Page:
Tag Archives: Thomas Wilson

The minuet versus the waltz

An early dance friend recently suggested to me that the 19th-century waltz is more difficult than the 18th-century minuet and invited me to discuss the idea. So, here goes.

I have danced many minuets over the years and I am well acquainted with the challenges of the ballroom minuet, as described by Pierre Rameau in Le Maître a danser (1725) and Kellom Tomlinson in The Art of Dancing (1735). I am nowhere near as practised in the early waltz. My friend did not specify any particular version, so I will look at Thomas Wilson’s A Description of the Correct Method of Waltzing (1816).

The minuet was the duet that opened 18th-century formal balls. It was danced one couple at a time before the scrutiny of all the other guests. It was, in effect, an exhibition ballroom dance. This did not mean that it was slow and stately, 18th-century minuets were lively and quite fast dances. It had specific steps and figures (floor patterns) that had to be performed in a set order. It also allowed for some improvisation, mainly through the use of ‘grace steps’ in place of the conventional vocabulary. Controlled and elegant deportment was essential, not least to enable the partners to manage and display their elaborate attire, including the gentleman’s hat.

What was difficult about the minuet? Apart from the pressure of performance, both the steps and the figures were exacting. Minuet music is in  3 / 4 but the basic pas de menuet takes two bars of music, so four steps have to be fitted into six musical beats. There are two main timings, and both could be used within a ballroom minuet. The contretemps du menuet, the other basic step, had another different timing over six beats. All the steps of the minuet require a great deal of practice if they are to be performed with ease and elegance. There are five figures: the opening figure; the Z-figure; taking right hands; taking left hands; taking both hands, which is the closing figure of the dance. The Z-figure is the principal figure of the minuet. It can repeated at will and is often, but not always, reprised just before the final figure. Some idea of the steps and figures of the minuet is given by Kellom Tomlinson’s notation of the dance.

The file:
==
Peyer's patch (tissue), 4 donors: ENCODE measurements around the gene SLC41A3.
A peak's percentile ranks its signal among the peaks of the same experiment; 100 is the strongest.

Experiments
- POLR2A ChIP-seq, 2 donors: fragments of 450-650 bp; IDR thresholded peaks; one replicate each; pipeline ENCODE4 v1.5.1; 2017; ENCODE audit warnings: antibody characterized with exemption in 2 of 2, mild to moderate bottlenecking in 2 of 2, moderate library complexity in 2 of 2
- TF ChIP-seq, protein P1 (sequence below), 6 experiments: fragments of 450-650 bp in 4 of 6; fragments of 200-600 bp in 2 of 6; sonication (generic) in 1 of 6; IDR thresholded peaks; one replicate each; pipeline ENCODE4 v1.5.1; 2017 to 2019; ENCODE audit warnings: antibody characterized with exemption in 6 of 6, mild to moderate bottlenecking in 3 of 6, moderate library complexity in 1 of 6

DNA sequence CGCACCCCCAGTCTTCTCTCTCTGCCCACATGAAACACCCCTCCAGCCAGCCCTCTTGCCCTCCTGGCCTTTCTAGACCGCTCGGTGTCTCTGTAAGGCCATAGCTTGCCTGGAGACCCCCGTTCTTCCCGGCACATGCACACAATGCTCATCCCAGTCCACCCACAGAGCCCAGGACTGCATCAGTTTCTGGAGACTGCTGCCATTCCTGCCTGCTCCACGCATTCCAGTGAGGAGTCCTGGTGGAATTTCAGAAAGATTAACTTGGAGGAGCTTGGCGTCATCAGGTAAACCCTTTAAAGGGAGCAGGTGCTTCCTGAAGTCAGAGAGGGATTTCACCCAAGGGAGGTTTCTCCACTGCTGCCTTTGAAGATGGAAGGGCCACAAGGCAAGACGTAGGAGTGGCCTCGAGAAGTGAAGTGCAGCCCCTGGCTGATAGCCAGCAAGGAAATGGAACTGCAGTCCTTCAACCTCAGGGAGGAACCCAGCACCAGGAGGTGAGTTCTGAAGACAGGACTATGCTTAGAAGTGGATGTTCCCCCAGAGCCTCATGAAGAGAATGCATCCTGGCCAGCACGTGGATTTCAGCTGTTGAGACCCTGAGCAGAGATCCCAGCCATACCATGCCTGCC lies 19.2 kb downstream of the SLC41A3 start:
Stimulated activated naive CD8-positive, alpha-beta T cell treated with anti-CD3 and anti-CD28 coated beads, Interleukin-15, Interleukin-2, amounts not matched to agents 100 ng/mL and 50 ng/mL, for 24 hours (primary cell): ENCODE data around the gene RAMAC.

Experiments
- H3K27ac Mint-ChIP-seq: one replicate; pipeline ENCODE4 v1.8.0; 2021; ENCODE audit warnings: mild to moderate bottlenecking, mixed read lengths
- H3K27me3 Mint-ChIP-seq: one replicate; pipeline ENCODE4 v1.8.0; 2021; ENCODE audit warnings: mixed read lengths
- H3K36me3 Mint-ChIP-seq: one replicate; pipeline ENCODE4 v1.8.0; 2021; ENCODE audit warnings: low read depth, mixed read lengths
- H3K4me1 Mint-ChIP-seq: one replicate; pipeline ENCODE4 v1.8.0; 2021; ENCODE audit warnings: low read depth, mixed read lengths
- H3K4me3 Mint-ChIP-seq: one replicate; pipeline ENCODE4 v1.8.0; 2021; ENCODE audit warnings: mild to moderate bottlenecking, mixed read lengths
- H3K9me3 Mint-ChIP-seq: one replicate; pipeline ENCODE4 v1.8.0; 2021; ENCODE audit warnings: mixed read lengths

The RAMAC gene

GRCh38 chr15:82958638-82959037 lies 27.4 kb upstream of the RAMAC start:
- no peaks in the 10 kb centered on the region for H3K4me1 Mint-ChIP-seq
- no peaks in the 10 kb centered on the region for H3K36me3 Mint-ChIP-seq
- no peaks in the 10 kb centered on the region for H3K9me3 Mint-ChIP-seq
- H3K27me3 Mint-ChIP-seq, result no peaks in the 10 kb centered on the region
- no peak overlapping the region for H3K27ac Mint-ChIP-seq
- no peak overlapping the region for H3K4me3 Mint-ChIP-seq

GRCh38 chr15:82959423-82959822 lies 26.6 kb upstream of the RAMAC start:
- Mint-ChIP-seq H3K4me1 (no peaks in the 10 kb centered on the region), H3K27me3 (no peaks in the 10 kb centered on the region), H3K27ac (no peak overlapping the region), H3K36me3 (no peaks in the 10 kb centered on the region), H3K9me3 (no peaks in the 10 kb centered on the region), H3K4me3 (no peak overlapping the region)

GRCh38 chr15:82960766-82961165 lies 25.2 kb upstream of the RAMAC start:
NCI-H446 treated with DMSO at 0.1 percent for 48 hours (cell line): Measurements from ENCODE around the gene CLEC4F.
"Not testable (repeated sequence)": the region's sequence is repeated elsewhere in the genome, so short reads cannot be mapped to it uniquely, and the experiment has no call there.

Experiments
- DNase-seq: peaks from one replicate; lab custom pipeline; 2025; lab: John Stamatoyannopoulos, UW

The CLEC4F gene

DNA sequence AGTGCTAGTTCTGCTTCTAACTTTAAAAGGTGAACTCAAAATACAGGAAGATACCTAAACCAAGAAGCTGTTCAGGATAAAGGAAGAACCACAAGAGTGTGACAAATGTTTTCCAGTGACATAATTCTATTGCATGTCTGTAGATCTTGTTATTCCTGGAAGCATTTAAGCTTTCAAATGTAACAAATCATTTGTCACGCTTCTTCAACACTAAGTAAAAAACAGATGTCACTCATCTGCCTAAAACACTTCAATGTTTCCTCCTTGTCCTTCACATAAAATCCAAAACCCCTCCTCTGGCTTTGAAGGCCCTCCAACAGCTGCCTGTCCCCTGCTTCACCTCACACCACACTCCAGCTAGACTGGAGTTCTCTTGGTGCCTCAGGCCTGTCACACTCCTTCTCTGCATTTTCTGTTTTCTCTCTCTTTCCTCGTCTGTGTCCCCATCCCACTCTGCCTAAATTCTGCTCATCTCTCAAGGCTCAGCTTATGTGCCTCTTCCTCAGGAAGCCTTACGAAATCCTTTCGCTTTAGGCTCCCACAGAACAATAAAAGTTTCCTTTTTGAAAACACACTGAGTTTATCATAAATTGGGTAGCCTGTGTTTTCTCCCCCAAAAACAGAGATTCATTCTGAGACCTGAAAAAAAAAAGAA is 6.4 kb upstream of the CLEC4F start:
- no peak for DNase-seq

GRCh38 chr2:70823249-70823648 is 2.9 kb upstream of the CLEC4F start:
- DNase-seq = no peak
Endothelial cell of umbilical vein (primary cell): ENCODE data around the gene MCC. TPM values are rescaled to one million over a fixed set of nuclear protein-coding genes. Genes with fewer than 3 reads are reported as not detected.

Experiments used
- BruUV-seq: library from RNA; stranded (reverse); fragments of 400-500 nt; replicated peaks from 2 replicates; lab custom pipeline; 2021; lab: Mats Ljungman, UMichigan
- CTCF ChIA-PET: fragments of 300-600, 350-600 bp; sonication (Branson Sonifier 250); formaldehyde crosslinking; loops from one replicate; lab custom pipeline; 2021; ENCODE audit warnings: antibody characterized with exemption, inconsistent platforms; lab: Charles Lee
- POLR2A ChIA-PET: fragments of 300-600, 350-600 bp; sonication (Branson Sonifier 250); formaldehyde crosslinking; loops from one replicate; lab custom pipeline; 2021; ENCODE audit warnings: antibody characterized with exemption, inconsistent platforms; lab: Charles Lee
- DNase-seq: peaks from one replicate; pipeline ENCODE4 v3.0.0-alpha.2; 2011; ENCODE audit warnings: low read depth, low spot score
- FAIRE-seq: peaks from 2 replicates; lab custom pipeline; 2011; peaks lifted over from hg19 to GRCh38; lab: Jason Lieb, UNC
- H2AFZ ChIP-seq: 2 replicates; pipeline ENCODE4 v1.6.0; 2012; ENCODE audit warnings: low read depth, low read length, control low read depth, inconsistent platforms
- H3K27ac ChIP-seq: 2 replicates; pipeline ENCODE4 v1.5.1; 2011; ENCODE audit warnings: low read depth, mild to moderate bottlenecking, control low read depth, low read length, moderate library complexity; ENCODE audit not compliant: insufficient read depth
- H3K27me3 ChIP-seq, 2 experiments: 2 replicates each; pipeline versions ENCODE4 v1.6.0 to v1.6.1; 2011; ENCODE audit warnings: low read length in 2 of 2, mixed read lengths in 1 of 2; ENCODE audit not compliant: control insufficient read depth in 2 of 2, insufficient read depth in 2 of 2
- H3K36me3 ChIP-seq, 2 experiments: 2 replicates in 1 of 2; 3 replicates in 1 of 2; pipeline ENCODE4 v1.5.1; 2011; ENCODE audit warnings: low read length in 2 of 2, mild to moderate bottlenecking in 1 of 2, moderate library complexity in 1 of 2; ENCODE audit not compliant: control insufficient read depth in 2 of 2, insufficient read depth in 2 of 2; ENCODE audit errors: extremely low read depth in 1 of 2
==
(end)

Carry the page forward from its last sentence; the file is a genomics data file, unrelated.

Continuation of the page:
Kellom Tomlinson. The Art of Dancing (1735), Plate U

Kellom Tomlinson. The Art of Dancing (1735), Plate U

At balls, the minuet was addressed to the two highest ranking members of the audience, referred to as ‘the presence’. The dancers had to begin and end facing them and the figures had to be oriented in relation to them. The accurate performance of the figures, as well as their placing and orientation within the dancing space, needs a great deal of practice.

Musically the minuet was challenging. The couple could begin their dance at any point in the music (taking care to start on an odd-numbered bar), so their dance figures would inevitably cross the musical structure and phrasing at several points. Tomlinson tries to suggest such musical challenges in his notation of the minuet. This, too, needs much practice to master.